D’Alfonso has received a number of awards and acknowledgements for her professional achievements both as a principal and a writer.
Among her main interests are immigration and inclusion.
She has published several books about teaching English as a foreign language and school management. She has contributed to the translation and presentation of the book Italian “American Women of Chicago.”
Kathy DeNicolo promotes literacy and conversation skills by sharing small stories about big ideas. These stories touch upon common experiences in today’s world. She believes that sharing stories about everyday heroes, long forgotten or speechless, is a way to pass life-affirming messages worldwide.
In the fictional novel “Connected: An American Homecoming,” K.F.DeNicolo tells the story of two teenagers caught in the aftermath of WW I. Living in a world of violence and destruction, they fall in love, marry and leave the beautiful Puglia region of Italy. Why? To look for a second chance at a better life. The writer’s conclusion is clear — facing life’s challenges can be tough anywhere at any age.
“Sidekick” is a user friendly activity book and could be used by book lovers of all ages. It’s a handbook, a starter point for important conversations. Today’s fast paced world keep us plugged in, running, and often distracted. Sidekick offers an opportunity to talk face to face, get unplugged, read between the lines and open doors to important conversations.
Adam Kessel has extensive experience as a teacher in urban ecology education programs in Chicago. He currently works as a teacher with the Forest Preserves. This work puts him in more than 70,000 acres of forest preserve lands teaching restoration-based environmental education programming. He has facilitated numerous teacher professional development programs focusing on place-based pedagogies in urban learning environments.
Kessel received his Master of Arts in Teaching from National-Louis University. His undergraduate degree is also from National-Louis University. He holds a teaching certificate with the state of Illinois, an arborist certificate through the International Society of Arboriculture, and an Interpretive Guide certificate through National Association for Interpretation.
Both Kessel and his illustrator, Alanna Crisci, are of Italian descent; Adam’s family hails from Calabria.
Alanna Crisci is an artist who spends her time drawing, painting, jewelry making land istening to vinyl. She studied art and design with an emphasis on illustration at Columbia College Chicago.
A Fra Noi correspondent, CJ Martello author’s the column Petals from Roseland, which appears on the magazine’s website, www.franoi.com.
An author and a resident of Chicago’s Pullman neighborhood, he is also an actor, presenting the one-man show “George Pullman: The Man and His Model Town” for community organizations, senior groups, and schools.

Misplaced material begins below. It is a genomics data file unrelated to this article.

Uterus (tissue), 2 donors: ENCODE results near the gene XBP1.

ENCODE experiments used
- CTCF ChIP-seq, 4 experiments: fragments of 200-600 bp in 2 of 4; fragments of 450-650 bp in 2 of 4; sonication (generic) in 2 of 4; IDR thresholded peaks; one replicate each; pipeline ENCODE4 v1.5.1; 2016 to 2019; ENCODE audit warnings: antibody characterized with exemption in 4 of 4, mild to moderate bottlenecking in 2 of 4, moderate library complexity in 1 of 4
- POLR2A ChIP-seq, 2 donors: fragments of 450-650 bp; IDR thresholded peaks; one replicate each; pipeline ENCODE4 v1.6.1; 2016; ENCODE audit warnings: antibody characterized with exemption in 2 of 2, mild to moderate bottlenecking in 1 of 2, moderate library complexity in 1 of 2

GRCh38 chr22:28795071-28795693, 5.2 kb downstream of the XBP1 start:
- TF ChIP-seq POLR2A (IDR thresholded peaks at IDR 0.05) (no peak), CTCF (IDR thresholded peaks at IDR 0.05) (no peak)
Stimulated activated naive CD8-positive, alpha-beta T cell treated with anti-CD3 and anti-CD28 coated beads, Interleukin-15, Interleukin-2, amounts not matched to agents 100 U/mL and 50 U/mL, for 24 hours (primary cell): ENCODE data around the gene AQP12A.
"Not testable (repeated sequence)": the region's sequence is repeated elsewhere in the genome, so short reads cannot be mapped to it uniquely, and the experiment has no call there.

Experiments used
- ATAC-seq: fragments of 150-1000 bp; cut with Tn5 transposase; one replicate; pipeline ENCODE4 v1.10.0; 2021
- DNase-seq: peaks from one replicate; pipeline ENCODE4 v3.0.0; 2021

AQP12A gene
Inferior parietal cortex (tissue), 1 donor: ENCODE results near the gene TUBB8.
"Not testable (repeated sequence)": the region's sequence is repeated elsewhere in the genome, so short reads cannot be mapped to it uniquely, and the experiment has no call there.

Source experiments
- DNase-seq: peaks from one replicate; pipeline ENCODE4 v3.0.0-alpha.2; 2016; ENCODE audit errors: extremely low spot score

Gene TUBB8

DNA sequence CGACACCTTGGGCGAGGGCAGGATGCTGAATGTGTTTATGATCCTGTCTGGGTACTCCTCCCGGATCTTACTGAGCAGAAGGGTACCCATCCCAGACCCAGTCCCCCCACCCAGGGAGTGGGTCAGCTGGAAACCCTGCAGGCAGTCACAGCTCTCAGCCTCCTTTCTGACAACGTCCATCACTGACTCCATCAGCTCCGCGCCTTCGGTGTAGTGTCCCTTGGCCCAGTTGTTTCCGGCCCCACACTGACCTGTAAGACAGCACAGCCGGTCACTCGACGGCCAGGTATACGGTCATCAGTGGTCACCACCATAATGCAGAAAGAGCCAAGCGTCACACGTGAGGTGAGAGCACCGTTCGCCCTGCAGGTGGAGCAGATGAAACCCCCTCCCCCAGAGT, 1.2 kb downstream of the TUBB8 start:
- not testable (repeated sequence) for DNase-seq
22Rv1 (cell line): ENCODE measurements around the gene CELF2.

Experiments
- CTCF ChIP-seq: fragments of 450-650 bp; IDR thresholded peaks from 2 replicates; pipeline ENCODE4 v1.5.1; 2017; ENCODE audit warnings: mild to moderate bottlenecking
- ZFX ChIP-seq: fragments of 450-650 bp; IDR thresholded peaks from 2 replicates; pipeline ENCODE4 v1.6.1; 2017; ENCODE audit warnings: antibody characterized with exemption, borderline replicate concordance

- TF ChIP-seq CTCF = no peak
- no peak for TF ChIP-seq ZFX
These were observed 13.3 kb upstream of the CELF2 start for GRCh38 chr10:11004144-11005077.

CJ is also a historian covering the Pullman/Roseland/Kensington areas; a docent of the Pullman neighborhood and Pullman factory site; and a former docent of the Prairie Avenue Historic District’s Glessner House and Clarke House Museums.
Dr. Kathryn Occhipinti is a radiologist of Italian-American descent who has been leading Italian language groups in the Peoria and Chicago areas for about 10 years. She focuses on methods to make learning Italian as a second language easy and enjoyable for the adult audience.
Using her experiences as a teacher and frequent traveler to Italy, she wrote the “Conversational Italian for Travelers” series of books, which follow the character Caterina on her travels through Italy, while at the same time introducing the fundamentals of the Italian language.
The associated website, http://www.learntravelitalian.com/ provides FREE interactive dialogues recorded by native Italian speakers, cultural notes, and Italian recipes to make learning the language really come alive.
Tony Romano is the author of the novel, “Where My Body Ends and the World Begins” (Allium Press), “When the World Was Young” (HarperCollins) and the story collection, “If You Eat, You Never Die” (HarperCollins). He is also the coauthor of “Expository Composition: Discovering Your Voice” and coauthor or the text, “Psychology and You.”
He was recently named Illinois Author of the Year by the Illinois Association for Teachers of English (IATE) and was honored with a Norman Mailer award. One of his story collections was a finalist in AWP’s annual contest. He is a two-time winner of a PEN Syndicated Fiction Project award. Both stories were produced on National Public Radio’s “The Sound of Writing” series and syndicated to newspapers nationwide.
He lives near Chicago and writes about books, music, work, and family on his blog at tonyromanoauthor.com.